Despite my projects coming home to me, I’m still happy to have my agents. They are just about to sit down with me and discuss my other projects and ideas, where I’m going and how they can help me get there. We’re going to evaluate how much time I need to take promoting one of my book projects before they can begin talking about it to editors at publishing houses. We’re going to take a look at what I’ve been doing to develop a platform and what else I can do to make myself more attractive to publishers. I wouldn’t be able to have these conversations with these knowledgeable, experienced and respected publishing professionals if they weren’t my agents. They see my future better than I can, and they have a better idea of what I need to do to make that future a present reality.

I highly recommend holding on to your dream of finding an agent. Just make sure your dream is an accurate one, and then make it come true with hard work, perseverance and, above all else, good ideas and good writing.

Writing in Small Time Incriments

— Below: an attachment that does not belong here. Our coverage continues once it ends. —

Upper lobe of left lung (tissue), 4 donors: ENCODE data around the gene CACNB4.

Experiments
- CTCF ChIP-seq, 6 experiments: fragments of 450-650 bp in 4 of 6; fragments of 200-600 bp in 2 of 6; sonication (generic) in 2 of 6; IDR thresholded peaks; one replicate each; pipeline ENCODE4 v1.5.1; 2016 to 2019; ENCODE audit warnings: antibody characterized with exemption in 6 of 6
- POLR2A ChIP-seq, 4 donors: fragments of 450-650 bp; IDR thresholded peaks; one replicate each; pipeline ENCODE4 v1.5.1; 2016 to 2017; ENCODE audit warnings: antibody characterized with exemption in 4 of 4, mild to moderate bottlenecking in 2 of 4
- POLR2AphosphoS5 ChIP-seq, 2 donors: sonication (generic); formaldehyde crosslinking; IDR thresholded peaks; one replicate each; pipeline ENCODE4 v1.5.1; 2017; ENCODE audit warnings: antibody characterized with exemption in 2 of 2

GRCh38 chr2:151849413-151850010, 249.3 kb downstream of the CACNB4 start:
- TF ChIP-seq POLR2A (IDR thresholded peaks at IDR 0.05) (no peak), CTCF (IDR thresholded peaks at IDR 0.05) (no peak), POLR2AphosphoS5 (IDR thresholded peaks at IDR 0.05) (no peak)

As anyone who has been following this blog may have noticed, I fell down on the job these last two days. I blame it on having too much editing work, too much non-work stuff to handle, too many promotional projects with deadlines I had to meet, a sick kitty, and just too little time in general.

You can imagine, therefore, that not much nonfiction writing has been happening over the last few days. Actually, I've been writing this blog when I should have been working on my nonfiction project, but I won't complain...It's late (almost 1 a.m.), but I wanted to take just a minute to mention that you can get a lot of writing done in very small time increments. So, don't let lack of time stop you from getting your project done.

Yesterday I was stuck waiting for my daughter to finish her swim practice. I had planned on working on an editing project for a client while I waited, but traffic was horrendous and I ended up with only 15 minutes to work rather than an hour. Editing at that point was no longer an option. Instead, I worked on my nonfiction writing project. In 15 minutes I managed to write a whole page of copy. (I admit, I'm a fast writer. During NaNoWriMo two years ago, I would write 800 words in about 45 minutes.)